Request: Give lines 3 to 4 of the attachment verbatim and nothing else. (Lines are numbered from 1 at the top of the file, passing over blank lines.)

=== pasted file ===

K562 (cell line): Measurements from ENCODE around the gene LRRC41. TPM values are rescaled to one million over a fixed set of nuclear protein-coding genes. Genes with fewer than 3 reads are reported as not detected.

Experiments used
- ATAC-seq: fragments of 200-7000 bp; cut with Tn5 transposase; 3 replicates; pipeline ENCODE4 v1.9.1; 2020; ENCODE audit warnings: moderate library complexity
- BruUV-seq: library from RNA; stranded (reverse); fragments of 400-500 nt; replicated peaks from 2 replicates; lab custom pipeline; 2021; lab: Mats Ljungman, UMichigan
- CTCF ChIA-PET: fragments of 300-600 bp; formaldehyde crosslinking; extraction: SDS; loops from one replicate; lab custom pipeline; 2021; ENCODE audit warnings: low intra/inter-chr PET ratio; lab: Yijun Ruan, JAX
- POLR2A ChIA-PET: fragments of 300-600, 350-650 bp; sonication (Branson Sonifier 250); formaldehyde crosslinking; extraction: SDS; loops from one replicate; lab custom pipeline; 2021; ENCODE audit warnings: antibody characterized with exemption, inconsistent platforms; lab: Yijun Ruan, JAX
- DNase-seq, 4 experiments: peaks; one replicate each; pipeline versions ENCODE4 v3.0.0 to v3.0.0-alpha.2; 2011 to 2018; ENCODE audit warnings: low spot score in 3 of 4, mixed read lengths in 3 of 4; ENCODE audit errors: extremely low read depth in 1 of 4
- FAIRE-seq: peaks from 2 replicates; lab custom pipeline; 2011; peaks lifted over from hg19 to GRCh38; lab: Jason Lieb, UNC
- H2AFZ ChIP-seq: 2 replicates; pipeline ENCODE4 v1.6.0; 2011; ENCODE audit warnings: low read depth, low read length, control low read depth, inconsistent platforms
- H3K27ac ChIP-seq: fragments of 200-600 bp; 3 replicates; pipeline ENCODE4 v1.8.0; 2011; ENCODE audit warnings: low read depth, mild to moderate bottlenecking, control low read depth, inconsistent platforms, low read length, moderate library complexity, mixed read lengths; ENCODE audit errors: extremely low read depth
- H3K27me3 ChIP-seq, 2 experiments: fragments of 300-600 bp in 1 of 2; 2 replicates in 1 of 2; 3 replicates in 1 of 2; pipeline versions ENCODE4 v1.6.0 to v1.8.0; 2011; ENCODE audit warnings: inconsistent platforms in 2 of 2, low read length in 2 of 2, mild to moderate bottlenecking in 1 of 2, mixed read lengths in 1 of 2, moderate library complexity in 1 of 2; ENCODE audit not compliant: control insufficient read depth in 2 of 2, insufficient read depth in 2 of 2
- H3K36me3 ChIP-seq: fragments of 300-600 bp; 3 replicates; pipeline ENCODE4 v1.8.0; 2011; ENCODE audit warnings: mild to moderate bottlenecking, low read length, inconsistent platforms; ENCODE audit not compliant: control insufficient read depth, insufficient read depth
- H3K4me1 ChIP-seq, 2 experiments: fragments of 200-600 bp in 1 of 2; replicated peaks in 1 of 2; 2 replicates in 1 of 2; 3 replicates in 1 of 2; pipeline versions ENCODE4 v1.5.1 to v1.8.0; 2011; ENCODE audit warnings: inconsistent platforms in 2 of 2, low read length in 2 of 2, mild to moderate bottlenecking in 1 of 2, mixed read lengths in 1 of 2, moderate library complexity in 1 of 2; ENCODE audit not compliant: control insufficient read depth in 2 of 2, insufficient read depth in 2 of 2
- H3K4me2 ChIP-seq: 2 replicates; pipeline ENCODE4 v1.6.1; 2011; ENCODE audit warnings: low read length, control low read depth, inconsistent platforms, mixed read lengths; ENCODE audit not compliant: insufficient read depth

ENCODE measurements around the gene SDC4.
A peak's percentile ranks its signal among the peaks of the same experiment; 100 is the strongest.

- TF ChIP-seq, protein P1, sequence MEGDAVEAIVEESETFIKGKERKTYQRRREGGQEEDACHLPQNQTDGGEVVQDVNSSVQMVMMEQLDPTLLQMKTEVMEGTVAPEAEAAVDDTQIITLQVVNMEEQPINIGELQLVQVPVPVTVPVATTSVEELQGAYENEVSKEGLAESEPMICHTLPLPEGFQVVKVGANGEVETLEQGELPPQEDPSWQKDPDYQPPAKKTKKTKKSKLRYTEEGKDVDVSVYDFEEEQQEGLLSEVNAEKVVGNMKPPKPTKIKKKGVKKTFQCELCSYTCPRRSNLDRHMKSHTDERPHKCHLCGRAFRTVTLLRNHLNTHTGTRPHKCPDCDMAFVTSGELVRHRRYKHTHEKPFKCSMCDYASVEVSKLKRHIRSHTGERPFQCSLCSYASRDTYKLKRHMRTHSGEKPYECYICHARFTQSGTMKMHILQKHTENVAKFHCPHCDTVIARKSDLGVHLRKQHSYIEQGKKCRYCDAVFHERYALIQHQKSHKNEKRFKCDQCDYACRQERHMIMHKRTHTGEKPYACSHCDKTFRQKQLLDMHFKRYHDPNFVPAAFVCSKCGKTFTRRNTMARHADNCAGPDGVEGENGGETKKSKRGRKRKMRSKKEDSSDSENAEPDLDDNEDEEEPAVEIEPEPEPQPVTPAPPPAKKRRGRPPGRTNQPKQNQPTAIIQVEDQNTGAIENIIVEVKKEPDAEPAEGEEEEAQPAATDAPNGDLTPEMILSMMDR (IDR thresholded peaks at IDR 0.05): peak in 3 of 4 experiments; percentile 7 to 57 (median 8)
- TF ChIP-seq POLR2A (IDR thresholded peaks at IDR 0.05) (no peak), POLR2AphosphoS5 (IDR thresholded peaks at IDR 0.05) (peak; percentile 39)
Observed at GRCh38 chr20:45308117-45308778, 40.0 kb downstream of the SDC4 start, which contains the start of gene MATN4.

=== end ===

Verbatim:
- ATAC-seq: fragments of 200-7000 bp; cut with Tn5 transposase; 3 replicates; pipeline ENCODE4 v1.9.1; 2020; ENCODE audit warnings: moderate library complexity
- BruUV-seq: library from RNA; stranded (reverse); fragments of 400-500 nt; replicated peaks from 2 replicates; lab custom pipeline; 2021; lab: Mats Ljungman, UMichigan